Figure 4.

Models visualizing the location of lipid molecules on the spatula. In the homogeneous model (a), lipid material (yellow) may form an evenly distributed layer encasing the spatular structure. This would be equivalent to a lipid membrane covering keratin fibres (red). However, our results cannot exclude a heterogeneous model for contact (b) and (c), where the lipid material is not responsible for all the contact at the interface, allowing either lipid material or keratin protein to make contact with the solid substrate. Within the heterogeneous model there are two possibilities. In (b) the lipid molecules form the inter-layer between the two keratin rods or in (c) the lipid material is evenly distributed with the keratin proteins.

The observations of an increase in shear adhesion at high humidity observed in single seta and animal experiments have also been puzzling [11,13]. There have been several mechanisms proposed in the literature to explain the humidity effects. It has been suggested that an increase in normal adhesion is associated with capillary forces [12]. However, single setae adhesion measurements by Huber et al.  [11] concluded that the increase in adhesion cannot be owing to capillary bridges. Pesika et al. [19] suggested that protein restructuring may be responsible for increased adhesion, although no direct evidence was presented in that work. Recently, Autumn and co-workers [27] suggested that the humidity effects on shear and normal adhesion could be explained based on changes in mechanical properties of setae. It is important to recognize that the effects of humidity on adhesion are not consistent across different studies and further work may be necessary to completely understand the response of this system in humid environments. Our contribution to this debate is that our experiments clearly indicate that water is not observed at the contact interface, directly refuting the hypothesis that a nanometre-thin layer of water is responsible for increasing normal or shear adhesion in high humidity. We also observed an increase in methylene concentration at the surface after exposure to water implying restructuring of the surface groups does occur. Because shear adhesion depends on both modulus and surface energy, changes in both these quantities as a function of humidity will affect the shear forces. Here, the observation of wear and the presence of phospholipid residue on the surface introduces additional complexity to the system which may also influence the shear adhesion as a function of humidity.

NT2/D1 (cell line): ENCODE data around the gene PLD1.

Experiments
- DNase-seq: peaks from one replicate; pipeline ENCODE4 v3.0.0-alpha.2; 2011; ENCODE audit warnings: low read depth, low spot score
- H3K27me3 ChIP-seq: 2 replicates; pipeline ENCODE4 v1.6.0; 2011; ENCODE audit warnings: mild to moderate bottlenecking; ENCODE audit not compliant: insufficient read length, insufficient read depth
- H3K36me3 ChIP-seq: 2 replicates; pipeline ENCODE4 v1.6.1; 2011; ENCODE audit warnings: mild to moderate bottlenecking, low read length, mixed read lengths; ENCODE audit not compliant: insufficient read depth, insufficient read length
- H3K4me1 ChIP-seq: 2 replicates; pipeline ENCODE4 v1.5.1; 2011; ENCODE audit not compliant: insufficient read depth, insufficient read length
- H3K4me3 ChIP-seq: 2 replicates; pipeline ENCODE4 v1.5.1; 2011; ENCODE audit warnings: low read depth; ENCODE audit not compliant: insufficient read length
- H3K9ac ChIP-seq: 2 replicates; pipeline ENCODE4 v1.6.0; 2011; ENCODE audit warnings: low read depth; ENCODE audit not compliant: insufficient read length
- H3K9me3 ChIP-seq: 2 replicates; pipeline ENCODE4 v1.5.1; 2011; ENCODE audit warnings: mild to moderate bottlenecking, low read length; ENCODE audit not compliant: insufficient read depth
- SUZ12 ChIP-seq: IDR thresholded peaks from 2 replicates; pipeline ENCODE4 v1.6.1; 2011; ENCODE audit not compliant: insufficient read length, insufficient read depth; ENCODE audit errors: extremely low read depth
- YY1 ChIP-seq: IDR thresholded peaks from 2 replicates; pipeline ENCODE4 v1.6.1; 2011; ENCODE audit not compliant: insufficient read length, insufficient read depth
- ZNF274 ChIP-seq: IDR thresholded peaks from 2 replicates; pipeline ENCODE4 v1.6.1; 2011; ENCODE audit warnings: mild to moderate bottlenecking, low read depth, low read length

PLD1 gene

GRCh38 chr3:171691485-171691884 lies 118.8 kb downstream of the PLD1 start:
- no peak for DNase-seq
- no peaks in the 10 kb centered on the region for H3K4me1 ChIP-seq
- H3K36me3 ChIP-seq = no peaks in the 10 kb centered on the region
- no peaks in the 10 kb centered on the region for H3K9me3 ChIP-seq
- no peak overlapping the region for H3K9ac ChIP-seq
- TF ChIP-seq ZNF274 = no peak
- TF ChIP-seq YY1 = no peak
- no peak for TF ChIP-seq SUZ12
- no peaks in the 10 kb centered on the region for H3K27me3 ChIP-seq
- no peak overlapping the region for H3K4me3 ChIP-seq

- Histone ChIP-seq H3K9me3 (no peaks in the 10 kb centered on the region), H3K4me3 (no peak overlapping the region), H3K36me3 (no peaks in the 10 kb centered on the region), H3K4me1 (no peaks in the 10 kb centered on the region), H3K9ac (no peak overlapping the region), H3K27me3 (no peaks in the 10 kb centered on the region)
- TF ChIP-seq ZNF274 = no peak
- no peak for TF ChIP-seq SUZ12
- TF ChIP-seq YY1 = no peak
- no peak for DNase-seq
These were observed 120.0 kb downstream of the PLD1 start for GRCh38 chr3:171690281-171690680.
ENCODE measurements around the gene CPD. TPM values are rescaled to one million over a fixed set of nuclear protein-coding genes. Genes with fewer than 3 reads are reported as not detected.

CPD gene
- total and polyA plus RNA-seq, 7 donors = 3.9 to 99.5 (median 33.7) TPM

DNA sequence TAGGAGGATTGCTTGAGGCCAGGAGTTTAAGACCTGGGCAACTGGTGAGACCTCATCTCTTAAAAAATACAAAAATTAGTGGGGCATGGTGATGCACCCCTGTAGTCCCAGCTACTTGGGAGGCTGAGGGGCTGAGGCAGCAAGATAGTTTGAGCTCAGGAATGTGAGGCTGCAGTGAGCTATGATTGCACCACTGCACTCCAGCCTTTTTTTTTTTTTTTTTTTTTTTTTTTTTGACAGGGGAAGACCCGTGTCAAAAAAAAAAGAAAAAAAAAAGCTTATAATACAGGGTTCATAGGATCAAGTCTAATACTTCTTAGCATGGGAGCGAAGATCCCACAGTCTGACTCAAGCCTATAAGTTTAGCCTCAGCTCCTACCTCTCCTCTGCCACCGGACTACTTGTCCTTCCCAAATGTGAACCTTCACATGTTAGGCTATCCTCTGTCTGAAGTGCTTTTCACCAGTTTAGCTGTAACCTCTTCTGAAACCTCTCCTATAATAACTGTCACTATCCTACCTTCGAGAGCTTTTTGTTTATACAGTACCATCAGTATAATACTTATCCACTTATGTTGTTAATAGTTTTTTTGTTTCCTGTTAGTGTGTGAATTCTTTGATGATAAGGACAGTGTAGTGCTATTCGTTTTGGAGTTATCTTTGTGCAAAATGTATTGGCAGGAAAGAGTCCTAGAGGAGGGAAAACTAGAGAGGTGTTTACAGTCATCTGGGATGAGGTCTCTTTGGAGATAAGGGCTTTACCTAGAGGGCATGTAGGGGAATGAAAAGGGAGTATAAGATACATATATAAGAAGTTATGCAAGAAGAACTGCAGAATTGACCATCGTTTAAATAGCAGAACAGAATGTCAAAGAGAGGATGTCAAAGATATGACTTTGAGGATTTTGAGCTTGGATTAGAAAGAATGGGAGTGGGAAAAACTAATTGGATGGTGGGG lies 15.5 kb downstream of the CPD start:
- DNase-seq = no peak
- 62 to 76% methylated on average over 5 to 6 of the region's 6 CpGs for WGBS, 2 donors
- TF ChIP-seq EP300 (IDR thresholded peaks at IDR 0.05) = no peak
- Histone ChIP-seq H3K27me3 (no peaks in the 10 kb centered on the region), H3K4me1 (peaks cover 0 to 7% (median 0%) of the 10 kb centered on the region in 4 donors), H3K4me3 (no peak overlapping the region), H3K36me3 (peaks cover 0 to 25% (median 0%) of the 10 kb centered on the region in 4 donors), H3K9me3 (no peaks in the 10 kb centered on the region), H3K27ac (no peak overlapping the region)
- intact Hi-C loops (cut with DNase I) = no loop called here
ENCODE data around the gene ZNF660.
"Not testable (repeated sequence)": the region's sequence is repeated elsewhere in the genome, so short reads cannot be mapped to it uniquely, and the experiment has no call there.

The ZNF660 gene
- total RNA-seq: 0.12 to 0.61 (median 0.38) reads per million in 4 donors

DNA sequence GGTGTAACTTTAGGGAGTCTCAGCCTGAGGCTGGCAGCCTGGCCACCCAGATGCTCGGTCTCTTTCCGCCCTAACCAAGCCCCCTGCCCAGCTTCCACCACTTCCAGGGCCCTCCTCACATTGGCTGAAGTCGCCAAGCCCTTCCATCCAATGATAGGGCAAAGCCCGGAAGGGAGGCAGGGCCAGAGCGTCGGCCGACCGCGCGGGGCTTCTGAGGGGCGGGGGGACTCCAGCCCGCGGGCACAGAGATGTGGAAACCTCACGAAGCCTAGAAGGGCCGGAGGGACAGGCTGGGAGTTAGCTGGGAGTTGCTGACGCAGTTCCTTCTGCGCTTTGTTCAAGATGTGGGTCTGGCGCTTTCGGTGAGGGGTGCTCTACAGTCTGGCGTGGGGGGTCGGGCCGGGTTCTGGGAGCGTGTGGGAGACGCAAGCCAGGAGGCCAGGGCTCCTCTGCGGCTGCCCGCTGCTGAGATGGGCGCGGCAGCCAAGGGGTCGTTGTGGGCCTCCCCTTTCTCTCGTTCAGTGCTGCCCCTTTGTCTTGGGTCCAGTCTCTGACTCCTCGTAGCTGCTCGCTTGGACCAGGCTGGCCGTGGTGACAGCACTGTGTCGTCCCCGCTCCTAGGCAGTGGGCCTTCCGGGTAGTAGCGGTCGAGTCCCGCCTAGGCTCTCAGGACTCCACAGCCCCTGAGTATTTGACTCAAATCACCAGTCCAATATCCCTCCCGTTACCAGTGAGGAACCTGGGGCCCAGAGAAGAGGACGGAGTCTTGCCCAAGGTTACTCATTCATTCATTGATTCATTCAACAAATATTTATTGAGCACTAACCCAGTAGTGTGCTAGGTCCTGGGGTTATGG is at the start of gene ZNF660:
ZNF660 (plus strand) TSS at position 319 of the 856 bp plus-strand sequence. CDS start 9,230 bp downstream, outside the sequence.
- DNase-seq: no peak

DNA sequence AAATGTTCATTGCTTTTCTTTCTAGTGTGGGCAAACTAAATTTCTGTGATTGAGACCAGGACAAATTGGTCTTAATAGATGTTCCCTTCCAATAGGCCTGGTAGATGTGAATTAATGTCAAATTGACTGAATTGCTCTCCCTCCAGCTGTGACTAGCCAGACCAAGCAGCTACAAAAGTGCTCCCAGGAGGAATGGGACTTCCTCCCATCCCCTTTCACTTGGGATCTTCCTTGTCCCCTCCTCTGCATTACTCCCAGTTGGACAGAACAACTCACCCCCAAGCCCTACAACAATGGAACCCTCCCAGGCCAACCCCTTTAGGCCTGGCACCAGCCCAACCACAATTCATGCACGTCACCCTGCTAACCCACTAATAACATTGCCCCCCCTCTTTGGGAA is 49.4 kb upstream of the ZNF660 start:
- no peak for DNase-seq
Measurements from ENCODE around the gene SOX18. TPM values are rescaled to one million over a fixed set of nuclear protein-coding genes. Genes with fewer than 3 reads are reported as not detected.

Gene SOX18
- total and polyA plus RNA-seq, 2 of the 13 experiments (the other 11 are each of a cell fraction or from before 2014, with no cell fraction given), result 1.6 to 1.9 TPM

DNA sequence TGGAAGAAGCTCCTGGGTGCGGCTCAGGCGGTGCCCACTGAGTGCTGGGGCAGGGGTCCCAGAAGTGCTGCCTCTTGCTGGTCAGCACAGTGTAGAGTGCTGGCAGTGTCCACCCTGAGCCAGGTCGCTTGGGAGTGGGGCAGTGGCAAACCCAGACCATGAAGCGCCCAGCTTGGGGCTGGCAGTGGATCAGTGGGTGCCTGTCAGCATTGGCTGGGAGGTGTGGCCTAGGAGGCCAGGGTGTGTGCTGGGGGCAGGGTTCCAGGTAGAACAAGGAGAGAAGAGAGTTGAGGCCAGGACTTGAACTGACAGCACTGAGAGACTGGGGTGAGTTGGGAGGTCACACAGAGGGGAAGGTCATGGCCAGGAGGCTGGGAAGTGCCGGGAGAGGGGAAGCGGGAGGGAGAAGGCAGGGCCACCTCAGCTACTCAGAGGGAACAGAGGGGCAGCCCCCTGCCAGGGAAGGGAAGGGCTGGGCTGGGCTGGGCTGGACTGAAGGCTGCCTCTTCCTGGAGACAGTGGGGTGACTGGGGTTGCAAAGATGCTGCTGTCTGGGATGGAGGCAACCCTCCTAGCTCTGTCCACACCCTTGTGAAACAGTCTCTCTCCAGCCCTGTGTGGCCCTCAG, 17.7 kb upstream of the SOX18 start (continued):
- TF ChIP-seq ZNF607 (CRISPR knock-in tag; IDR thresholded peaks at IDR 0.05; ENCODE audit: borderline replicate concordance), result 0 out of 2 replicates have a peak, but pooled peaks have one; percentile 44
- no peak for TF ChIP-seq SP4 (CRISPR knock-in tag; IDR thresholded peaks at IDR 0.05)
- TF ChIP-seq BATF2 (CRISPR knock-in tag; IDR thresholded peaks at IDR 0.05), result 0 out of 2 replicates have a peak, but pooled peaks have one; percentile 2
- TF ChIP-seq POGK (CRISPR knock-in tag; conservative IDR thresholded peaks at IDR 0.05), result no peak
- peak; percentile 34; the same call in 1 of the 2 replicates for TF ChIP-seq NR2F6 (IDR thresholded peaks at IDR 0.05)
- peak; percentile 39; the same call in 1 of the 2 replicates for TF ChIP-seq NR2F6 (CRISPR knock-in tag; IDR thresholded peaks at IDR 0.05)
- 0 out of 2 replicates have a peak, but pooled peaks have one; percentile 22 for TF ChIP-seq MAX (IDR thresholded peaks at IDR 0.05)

The observation of the wear in setae-bearing regions of the gecko toe pad raises the question of whether a gecko's ability to stick to surfaces is compromised with time. It is possible, through a variety of mechanisms, that the setae are worn out with time. As a result of the natural shedding process, geckos replace setae approximately once a month (A. Stark 2011, personal observation). On shorter timescales relevant to the organism (i.e. between shedding cycles), we have not observed systematic changes in adhesion over time which lead us to suspect that adhesion is not compromised by each footstep an individual takes. For example, we have measured the adhesive strength of many species of geckos at many different times during their shedding cycle and we have not observed a correlation between the stage of shedding cycle and variation in adhesion, nor has this been reported in the literature. Therefore, we believe that the effects of wear will be gradual over time and may be of little consequence to the overall adhesion of the organism at relevant timescales. Instead, the presence of lipids and lipid residue may be more important in advancing our understanding of the mechanisms employed by geckos to adhere to various substrates in different conditions.

4. Summary